Saturday, July 11, 2009

Does Obama Have What It Takes?

This morning, I have been reading an article by Eleanor Clift in Newsweek that wonders, candidly, if Barack Obama is up to the job of being president.

Clift, for those who don't know, is hardly a conservative critic. She leans so far to the left that, during the Clinton administration, she was nicknamed "Eleanor Rodham Clifton" because of her rigid defense of the former first lady and now secretary of state.

When she complains about "Obama's Zen–like avoidance of confrontation," he needs to pay attention.

I've written about the same thing, but I used different words. Back in the days when the economic stimulus package was being debated in Congress, I wrote about Obama's misguided efforts to achieve bipartisanship. Obama and the Democrats in Congress nevertheless permitted so many concessions and so many compromises that we were left with an expensive, pork–laden package that has been ineffective in dealing with the urgent problems that needed to be addressed.

Sure, it has provisions that are aimed at long–term goals, and we won't see the benefits of those efforts for years. But the package has done virtually nothing to address the immediate problems that are strangling Americans. It may have slowed the rate of job losses, but it hasn't shown any sign of reversing that ominous trend. We're still losing hundreds of thousands of jobs each month when (taking into account population growth) we need to add at least 100,000 jobs each month just to stay even, and the current 9.5% unemployment rate is well above the 8% rate Obama and the Democrats said would be the plateau when they passed the stimulus package.

Clift says Obama needs to "get in touch with his inner LBJ," who was known for bullying and cajoling and threatening lawmakers to get his way by using "the treatment," a tactic Lyndon Johnson honed in his years as majority leader in the Senate, "but so far the signs don't look good."

I don't know if Obama has an aversion to criticism or what, but more than one promising presidency has been shot down by an irrational desire to stay on everyone's good side. That simply isn't possible in politics.

In case you haven't noticed it, Obama is a polarizing figure. He remains personally popular — but voters make a distinction between liking the president and liking his policies. Presidents Reagan and Clinton served two full terms in the White House and, despite leaving the presidency with high personal popularity, were loathed and despised by their opponents, largely (but not exclusively) on the basis of their political philosophies.

It's also worth pointing out that, although both Reagan and Clinton went on to win second terms, they suffered setbacks in their first midterm elections — in Reagan's case because of mounting unemployment. Remember his pleas to a chastened public to "stay the course?"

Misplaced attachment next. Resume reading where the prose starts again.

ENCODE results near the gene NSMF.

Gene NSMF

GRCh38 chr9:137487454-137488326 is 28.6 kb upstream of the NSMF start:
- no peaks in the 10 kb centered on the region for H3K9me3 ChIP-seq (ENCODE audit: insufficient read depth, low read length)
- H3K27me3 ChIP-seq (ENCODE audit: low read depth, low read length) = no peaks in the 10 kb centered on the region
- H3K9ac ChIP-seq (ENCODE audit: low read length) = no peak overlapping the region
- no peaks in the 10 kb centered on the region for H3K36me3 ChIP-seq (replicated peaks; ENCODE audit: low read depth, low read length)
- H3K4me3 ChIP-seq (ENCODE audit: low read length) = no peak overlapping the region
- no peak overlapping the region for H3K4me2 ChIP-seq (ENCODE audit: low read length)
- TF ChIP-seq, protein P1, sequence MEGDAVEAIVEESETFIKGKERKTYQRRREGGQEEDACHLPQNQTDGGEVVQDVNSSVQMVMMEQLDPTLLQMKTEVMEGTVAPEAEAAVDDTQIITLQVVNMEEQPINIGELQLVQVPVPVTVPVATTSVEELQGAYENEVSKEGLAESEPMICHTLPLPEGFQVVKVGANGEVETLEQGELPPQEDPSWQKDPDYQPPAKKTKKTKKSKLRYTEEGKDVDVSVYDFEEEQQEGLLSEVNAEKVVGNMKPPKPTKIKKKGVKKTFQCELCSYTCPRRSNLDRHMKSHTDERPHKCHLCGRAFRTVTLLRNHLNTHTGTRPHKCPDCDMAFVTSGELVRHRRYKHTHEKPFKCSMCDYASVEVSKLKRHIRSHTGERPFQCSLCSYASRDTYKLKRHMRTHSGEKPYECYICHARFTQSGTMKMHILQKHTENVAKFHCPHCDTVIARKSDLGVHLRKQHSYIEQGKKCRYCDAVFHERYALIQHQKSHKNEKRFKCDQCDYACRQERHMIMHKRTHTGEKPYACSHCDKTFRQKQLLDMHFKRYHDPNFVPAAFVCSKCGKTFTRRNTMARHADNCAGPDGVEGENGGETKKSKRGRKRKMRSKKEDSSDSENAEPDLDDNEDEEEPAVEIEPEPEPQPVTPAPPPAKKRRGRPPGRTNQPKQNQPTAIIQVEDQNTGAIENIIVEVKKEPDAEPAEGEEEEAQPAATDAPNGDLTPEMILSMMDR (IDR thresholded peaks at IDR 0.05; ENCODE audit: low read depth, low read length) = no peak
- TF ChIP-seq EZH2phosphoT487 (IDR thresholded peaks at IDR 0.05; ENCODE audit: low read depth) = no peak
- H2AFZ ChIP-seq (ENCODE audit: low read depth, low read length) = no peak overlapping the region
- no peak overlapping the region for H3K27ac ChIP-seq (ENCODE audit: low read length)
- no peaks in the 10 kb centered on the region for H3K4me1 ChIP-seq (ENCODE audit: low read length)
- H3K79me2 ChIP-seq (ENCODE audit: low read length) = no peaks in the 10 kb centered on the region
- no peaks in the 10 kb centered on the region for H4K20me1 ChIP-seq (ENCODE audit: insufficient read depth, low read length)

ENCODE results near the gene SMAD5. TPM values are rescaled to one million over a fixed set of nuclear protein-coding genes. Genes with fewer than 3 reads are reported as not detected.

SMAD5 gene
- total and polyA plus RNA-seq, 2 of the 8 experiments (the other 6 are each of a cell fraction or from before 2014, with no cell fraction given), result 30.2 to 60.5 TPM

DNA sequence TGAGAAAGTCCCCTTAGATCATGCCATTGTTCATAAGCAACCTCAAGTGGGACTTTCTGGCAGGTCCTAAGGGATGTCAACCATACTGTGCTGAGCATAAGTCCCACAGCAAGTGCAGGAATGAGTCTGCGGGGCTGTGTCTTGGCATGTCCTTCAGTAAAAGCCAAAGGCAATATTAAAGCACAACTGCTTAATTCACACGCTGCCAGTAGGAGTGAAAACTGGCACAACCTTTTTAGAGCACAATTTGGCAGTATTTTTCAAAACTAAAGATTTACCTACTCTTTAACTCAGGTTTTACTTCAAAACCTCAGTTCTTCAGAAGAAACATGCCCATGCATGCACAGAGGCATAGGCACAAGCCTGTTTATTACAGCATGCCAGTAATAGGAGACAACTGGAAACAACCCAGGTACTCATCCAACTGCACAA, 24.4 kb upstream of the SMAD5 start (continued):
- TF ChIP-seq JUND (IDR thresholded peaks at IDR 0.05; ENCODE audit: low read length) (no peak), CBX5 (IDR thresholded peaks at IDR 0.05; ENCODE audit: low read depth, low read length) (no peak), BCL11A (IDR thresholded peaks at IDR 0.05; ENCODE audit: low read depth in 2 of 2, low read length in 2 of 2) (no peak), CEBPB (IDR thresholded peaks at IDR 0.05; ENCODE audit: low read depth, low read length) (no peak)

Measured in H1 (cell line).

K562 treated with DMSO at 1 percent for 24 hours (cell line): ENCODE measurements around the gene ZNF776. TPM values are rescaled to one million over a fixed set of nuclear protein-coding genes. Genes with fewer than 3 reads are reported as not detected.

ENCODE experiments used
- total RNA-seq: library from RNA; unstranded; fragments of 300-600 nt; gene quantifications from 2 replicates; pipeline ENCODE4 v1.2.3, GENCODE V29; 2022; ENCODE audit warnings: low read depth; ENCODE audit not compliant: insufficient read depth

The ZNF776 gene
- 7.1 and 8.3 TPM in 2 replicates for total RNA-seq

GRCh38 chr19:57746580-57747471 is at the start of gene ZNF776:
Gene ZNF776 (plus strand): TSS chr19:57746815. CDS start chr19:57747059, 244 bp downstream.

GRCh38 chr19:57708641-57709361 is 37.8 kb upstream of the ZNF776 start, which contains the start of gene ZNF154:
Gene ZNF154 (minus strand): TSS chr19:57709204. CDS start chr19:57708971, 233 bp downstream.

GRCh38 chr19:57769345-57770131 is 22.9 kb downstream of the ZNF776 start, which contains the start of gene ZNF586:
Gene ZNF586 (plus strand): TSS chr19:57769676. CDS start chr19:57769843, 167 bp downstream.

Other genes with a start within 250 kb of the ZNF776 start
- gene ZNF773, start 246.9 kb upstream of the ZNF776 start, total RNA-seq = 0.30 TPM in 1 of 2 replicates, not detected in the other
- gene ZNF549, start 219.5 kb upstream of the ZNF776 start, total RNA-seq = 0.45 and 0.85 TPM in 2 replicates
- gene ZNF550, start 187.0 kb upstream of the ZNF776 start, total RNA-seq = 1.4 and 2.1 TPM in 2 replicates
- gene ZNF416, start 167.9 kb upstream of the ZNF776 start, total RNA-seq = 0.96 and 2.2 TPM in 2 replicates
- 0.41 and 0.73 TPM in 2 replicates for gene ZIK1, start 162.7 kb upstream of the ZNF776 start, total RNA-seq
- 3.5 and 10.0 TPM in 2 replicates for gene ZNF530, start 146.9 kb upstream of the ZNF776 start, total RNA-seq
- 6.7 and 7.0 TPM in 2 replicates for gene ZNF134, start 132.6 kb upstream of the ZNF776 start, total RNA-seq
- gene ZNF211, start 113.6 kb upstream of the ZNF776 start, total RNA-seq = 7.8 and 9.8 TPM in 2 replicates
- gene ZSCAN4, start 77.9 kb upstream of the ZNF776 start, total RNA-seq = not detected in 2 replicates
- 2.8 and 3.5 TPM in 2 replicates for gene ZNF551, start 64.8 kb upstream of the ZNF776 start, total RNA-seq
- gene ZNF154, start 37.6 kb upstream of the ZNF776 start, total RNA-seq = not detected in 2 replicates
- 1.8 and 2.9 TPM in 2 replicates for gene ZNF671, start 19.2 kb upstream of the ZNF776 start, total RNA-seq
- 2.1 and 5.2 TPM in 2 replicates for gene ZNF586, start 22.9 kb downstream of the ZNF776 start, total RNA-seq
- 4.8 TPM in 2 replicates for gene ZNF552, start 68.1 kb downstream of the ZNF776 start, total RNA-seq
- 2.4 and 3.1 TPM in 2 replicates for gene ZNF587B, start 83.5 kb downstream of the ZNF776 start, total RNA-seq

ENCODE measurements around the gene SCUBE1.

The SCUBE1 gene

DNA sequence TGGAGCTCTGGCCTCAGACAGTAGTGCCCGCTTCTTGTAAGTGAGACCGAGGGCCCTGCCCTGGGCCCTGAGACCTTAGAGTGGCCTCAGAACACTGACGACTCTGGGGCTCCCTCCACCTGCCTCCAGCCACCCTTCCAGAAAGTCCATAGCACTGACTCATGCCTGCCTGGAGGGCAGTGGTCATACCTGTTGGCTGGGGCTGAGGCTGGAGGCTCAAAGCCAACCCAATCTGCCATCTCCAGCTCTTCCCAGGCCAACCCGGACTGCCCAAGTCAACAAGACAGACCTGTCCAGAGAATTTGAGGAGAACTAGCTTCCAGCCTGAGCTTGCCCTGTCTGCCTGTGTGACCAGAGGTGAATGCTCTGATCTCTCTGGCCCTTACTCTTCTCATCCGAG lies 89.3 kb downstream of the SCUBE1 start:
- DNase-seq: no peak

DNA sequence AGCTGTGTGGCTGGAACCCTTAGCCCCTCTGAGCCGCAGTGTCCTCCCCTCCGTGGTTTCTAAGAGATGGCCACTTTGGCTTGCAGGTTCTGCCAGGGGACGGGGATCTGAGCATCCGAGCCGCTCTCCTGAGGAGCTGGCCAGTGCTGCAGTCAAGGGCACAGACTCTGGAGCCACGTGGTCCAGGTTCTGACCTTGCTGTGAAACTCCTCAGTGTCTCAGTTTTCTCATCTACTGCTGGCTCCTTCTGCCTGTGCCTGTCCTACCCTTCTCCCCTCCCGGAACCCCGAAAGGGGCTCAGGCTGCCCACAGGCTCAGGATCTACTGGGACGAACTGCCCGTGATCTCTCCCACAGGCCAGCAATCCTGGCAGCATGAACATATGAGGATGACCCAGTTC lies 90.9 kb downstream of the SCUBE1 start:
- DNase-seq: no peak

And, of course, in Clinton's case, the backlash was so severe that the Democrats lost control of both houses of Congress for the first time in four decades.

Voters haven't been as charitable when asked about Obama's policies as they have been when asked about the president himself. Clift observes that Obama's objectives are in danger, and that there is a short window of opportunity for him.

"With unemployment climbing and 12,000 people a day losing health insurance, Obama cannot allow universal health care to slip away yet again," she writes. "If a Democratic president with commanding majorities in both the Senate and House can't make it happen this Congress, the Democrats will take a hit in the 2010 congressional election, and the losses will be deserved."

This is Obama's "LBJ moment," Clift writes. And the window is still open for him. But she observes that the "steadily increasing number of people without jobs and health insurance is scary and their cry for change will only grow louder. The true unemployment rate is probably twice what the government records as people get discouraged and fall from the statistics."

That is the reality. It is what Obama and the Democrats were elected to do something about.

Interesting, isn't it, that Clift uses the word "change?" Last year, a majority of Americans responded favorably to the slogan "change we can believe in," but many are finding it harder to believe in change now.

The sniping between the parties hasn't changed. What's changed is which party is in the majority. When Republicans were in the majority, they liked to ridicule the Clintons and Al Gore. Today, with the Democrats in the majority, they enjoy doing the same thing to George W. Bush and Sarah Palin.

When the stimulus package was passed in February, Democratic Sen. Ben Nelson said those who hammered out the congressional compromise should be called "the jobs squad" and Obama, when signing the legislation, said it "mark[s] the beginning of the end — the beginning of what we need to do to create jobs for Americans scrambling in the wake of layoffs; to provide relief for families worried they won't be able to pay next month's bills; and to set our economy on a firmer foundation."

There seems to be — to put it mildly — a disconnect between the rhetoric of February and the reality of summer.

As Clift urges, Obama must spend his political capital. She acknowledges that "Obama is on pace to exceed Clinton and even LBJ in getting Congress to vote his way, in part by carefully picking his fights."

And she observes that "[v]ictory born of caution falls short of expectations but beats defeat any day."

That's true. But there is a fine art in being an effective president. Can Obama learn it in time?

Or is this the best you can hope for when a community organizer is elected president?

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